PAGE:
The First Case of Total Laparoscopic Living Donor Right Hemihepatectomy in Mainland China and Literature Review


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Abstract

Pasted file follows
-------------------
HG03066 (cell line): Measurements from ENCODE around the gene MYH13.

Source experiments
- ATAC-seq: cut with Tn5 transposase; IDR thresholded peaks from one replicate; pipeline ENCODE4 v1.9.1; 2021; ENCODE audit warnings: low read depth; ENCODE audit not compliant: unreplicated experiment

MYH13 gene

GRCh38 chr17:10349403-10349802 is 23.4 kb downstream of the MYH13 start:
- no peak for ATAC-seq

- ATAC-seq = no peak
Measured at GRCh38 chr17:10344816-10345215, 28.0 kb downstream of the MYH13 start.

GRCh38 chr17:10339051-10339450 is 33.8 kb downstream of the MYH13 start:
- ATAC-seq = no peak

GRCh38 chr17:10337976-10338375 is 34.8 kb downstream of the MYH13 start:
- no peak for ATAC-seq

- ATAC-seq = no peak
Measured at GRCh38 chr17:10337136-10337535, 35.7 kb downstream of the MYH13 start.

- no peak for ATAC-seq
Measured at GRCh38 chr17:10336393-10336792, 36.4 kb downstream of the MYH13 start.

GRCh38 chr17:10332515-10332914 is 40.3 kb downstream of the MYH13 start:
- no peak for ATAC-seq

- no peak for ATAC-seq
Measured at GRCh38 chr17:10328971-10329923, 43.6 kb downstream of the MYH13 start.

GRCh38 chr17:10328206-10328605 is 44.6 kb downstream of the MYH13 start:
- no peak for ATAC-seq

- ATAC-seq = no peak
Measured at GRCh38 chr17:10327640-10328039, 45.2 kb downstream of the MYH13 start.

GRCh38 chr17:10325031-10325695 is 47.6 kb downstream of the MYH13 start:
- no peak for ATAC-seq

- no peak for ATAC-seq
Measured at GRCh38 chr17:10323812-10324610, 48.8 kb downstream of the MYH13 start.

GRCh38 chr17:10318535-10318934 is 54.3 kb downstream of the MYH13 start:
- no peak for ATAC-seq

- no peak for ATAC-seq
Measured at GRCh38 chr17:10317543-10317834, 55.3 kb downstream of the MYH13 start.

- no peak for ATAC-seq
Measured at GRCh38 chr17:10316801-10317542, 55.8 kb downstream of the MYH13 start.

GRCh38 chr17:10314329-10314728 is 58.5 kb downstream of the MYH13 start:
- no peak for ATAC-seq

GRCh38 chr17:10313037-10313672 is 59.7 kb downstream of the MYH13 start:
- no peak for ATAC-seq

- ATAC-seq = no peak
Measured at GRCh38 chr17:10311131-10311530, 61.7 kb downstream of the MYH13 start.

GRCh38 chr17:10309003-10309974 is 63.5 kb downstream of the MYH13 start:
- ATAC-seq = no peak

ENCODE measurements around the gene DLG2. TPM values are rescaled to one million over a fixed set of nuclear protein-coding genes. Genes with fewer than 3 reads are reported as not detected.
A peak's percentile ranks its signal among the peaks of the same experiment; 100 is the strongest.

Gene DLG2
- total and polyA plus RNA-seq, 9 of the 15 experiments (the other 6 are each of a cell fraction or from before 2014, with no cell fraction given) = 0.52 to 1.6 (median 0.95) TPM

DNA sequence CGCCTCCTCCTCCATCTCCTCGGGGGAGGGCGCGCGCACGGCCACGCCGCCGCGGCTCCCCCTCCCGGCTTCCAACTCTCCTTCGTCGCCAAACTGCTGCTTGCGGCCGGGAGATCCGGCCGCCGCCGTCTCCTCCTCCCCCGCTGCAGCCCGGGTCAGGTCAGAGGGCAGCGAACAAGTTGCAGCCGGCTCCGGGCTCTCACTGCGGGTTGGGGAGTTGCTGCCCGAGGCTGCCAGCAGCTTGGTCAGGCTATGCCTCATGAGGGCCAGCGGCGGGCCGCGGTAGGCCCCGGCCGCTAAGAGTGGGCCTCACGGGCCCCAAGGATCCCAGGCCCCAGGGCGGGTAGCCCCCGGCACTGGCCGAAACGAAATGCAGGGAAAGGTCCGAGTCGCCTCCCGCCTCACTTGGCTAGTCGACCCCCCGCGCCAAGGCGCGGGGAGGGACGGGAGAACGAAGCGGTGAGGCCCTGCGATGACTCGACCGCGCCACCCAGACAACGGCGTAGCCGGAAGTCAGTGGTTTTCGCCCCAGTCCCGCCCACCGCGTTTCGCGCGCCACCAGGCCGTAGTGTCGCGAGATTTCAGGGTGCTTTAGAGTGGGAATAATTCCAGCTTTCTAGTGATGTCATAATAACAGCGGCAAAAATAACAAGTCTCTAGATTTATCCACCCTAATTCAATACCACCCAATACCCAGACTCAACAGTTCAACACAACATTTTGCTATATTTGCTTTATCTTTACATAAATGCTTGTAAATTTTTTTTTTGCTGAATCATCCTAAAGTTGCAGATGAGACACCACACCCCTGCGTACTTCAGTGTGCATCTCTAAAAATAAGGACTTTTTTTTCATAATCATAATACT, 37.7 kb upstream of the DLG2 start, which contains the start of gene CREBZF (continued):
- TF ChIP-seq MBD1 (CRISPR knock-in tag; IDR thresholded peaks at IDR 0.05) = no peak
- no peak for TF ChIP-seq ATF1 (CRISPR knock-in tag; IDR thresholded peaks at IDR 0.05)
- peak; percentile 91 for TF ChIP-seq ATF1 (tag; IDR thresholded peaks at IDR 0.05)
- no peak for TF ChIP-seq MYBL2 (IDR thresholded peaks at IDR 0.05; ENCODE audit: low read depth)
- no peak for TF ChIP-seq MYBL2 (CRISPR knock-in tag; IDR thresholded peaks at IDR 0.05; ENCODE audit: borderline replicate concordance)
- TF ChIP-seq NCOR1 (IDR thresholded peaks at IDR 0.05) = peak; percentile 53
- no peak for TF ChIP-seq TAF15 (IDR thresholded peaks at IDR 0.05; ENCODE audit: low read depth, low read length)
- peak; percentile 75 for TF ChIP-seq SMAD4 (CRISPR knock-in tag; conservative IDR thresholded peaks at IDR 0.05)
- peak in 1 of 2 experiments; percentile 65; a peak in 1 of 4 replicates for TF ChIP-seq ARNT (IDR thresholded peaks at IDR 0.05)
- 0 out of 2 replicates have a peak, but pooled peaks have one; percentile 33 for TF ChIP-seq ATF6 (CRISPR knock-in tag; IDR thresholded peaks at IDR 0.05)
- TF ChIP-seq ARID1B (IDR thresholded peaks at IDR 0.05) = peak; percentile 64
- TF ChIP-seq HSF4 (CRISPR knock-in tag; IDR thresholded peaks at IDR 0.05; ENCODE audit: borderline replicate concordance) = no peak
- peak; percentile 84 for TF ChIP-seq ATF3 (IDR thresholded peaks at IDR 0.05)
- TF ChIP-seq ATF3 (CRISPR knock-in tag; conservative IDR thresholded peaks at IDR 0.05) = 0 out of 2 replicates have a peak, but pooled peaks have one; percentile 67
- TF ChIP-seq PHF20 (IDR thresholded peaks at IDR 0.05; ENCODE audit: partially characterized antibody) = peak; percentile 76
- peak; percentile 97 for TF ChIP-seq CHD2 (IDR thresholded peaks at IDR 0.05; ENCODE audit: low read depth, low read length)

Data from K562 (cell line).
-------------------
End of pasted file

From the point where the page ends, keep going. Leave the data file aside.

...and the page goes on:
Background:Total laparoscopic living donor right hemihepatectomy (LDRH) has been successfully performed in several transplant centers. Here we report the first LDRH performed in mainland China and review current literature, focusing on perioperative donor evaluation and surgical procedure to secure donor safety.Methods:A 47-year-old man volunteered for living donation to his wife who suffered from sclerosing cholangitis-related liver cirrhosis and hepatocellular carcinoma. Donor height is 165 cm and weight is 65 kg, whereas the body mass index is 23.9. The CT volume evaluation showed that the graft-to-body weight ratio was 1.42%, and the remnant liver volume was 36.3% for right graft without middle hepatic vein (MHV). The anatomy of hepatic vein, artery, portal vein, and bile duct was normal. Preoperative liver function tests were normal.Results:Intraoperative biopsy result showed minimal steatosis. A transection was performed along the right side of the MHV. Two branches of MHV (V5 and V8) were <5 mm in diameter, and there was no need for reconstruction in the back table. Hilar dissection was meticulously performed. Right portal vein, hepatic artery, and bile duct were transected above the bifurcation. The right hepatic vein was transected by a laparoscopic linear stapler. The real graft volume was 660 mL, with a revised graft-to-body weight ratio of 1.14%. Warm ischemia time was about 4 minutes. The donor’s postoperative course was uneventful.Conclusions:Total LDRH has been proven to be technically feasible in selected adult donors. Following increased experience, it might be a safe and minimally invasive option for adult donors.

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